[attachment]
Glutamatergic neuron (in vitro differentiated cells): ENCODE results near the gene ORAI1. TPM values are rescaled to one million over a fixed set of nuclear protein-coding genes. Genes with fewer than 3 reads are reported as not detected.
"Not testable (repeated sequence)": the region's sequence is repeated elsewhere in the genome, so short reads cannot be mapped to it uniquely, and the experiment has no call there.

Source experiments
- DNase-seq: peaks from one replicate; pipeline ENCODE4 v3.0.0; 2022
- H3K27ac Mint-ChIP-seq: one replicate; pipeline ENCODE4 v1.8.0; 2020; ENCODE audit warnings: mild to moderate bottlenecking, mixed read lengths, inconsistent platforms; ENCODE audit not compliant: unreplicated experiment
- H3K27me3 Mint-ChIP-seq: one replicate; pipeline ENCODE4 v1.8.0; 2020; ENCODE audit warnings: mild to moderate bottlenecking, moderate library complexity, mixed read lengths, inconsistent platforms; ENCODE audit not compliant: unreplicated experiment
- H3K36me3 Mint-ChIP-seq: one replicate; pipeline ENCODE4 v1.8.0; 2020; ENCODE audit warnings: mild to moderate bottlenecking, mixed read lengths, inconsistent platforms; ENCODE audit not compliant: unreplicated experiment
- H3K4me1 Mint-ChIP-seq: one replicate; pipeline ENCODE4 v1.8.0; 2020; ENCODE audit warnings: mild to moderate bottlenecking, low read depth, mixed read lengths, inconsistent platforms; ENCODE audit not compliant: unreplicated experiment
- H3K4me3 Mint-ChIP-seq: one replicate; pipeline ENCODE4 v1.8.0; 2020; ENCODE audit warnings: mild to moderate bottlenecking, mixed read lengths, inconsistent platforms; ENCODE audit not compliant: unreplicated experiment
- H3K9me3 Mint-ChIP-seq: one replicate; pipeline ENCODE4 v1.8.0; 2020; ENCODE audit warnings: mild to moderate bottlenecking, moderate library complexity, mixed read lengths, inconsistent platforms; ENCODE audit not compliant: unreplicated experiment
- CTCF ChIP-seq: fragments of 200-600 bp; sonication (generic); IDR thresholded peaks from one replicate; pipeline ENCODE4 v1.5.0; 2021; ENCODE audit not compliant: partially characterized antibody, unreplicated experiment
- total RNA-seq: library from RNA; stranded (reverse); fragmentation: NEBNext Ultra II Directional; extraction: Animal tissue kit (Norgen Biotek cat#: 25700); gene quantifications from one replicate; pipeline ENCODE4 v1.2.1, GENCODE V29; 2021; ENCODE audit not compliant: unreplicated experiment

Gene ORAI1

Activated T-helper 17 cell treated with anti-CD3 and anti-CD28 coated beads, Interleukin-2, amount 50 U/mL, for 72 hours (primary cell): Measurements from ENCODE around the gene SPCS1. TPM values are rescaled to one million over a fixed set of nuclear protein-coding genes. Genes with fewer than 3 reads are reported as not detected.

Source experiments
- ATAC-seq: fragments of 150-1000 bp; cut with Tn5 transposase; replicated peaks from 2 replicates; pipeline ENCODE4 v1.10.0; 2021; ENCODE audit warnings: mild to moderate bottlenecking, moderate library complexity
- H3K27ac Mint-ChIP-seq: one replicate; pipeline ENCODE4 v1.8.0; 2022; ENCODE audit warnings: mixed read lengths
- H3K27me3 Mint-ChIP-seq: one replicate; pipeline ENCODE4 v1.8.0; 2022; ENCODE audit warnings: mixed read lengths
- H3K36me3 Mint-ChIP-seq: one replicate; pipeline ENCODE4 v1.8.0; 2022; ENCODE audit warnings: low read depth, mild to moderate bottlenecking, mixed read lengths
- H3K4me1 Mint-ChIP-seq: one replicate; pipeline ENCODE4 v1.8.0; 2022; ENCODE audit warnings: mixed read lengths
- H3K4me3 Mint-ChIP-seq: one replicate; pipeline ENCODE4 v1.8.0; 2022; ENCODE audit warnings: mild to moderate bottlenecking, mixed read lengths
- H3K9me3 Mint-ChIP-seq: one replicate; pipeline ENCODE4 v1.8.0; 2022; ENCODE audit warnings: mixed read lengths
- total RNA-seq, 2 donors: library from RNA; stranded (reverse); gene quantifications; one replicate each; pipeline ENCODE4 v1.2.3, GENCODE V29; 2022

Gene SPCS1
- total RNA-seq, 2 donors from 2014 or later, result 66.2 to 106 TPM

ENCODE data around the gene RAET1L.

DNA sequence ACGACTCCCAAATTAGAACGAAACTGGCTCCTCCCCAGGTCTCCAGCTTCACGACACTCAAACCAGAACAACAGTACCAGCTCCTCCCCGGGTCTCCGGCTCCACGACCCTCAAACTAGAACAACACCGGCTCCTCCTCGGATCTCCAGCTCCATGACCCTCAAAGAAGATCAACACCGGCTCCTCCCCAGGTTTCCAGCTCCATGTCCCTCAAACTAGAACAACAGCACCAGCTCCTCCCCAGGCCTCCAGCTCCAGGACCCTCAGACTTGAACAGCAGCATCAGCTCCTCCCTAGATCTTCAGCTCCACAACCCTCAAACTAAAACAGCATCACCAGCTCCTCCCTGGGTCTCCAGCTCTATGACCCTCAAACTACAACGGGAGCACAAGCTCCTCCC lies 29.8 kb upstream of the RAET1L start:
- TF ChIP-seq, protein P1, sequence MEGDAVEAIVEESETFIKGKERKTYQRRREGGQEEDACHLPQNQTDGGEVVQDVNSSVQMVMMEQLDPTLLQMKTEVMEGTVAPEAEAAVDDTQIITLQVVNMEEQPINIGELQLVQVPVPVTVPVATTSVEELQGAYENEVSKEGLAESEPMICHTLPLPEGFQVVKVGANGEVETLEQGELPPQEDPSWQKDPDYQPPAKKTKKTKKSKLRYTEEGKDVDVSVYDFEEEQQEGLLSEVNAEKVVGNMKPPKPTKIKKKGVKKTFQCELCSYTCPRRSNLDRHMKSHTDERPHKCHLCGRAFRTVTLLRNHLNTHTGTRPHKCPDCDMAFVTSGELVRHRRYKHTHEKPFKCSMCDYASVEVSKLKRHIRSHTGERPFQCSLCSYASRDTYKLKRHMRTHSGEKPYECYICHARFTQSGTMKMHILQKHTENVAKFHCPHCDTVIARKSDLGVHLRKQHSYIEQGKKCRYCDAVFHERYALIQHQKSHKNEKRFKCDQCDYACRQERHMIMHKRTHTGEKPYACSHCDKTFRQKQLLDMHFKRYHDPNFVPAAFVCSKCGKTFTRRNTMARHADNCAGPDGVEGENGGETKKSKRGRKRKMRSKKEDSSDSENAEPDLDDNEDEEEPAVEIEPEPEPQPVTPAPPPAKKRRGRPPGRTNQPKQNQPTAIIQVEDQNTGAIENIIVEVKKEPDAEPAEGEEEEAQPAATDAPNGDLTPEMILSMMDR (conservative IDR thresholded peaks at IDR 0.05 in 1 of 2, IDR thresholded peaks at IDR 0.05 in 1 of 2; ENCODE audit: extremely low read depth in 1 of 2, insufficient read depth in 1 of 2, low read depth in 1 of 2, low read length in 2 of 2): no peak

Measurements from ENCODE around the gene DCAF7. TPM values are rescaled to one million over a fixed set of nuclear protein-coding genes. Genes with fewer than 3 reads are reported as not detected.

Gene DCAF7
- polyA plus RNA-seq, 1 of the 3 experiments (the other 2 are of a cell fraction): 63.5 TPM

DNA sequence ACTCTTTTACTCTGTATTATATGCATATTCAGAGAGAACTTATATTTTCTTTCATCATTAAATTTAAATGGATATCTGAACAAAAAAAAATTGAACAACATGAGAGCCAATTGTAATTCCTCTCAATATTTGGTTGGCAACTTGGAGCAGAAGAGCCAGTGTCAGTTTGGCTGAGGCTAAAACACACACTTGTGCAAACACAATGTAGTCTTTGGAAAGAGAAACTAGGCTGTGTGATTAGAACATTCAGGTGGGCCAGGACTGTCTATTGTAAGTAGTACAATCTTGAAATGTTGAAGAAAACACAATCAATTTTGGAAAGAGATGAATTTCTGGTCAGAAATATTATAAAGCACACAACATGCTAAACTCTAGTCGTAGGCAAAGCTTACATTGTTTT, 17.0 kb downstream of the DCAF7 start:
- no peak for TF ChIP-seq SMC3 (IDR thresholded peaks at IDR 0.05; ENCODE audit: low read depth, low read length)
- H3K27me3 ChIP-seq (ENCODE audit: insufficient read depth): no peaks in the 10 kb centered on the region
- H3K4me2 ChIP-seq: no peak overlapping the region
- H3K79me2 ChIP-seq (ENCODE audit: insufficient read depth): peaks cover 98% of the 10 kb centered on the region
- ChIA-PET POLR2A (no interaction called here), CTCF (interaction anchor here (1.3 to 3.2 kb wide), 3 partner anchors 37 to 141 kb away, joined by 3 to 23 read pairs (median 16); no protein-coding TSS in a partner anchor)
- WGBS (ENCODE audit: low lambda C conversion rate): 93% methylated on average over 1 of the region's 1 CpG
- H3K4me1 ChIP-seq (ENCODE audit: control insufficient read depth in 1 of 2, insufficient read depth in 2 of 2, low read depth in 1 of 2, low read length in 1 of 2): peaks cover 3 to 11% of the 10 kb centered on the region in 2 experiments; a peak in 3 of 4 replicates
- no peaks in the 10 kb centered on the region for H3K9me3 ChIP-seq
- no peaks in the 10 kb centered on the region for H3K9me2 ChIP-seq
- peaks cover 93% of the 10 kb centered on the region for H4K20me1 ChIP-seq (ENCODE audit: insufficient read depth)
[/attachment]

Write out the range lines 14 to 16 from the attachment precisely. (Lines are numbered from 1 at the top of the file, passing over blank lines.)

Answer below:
Activated T-helper 17 cell treated with anti-CD3 and anti-CD28 coated beads, Interleukin-2, amount 50 U/mL, for 72 hours (primary cell): Measurements from ENCODE around the gene SPCS1. TPM values are rescaled to one million over a fixed set of nuclear protein-coding genes. Genes with fewer than 3 reads are reported as not detected.

Source experiments
- ATAC-seq: fragments of 150-1000 bp; cut with Tn5 transposase; replicated peaks from 2 replicates; pipeline ENCODE4 v1.10.0; 2021; ENCODE audit warnings: mild to moderate bottlenecking, moderate library complexity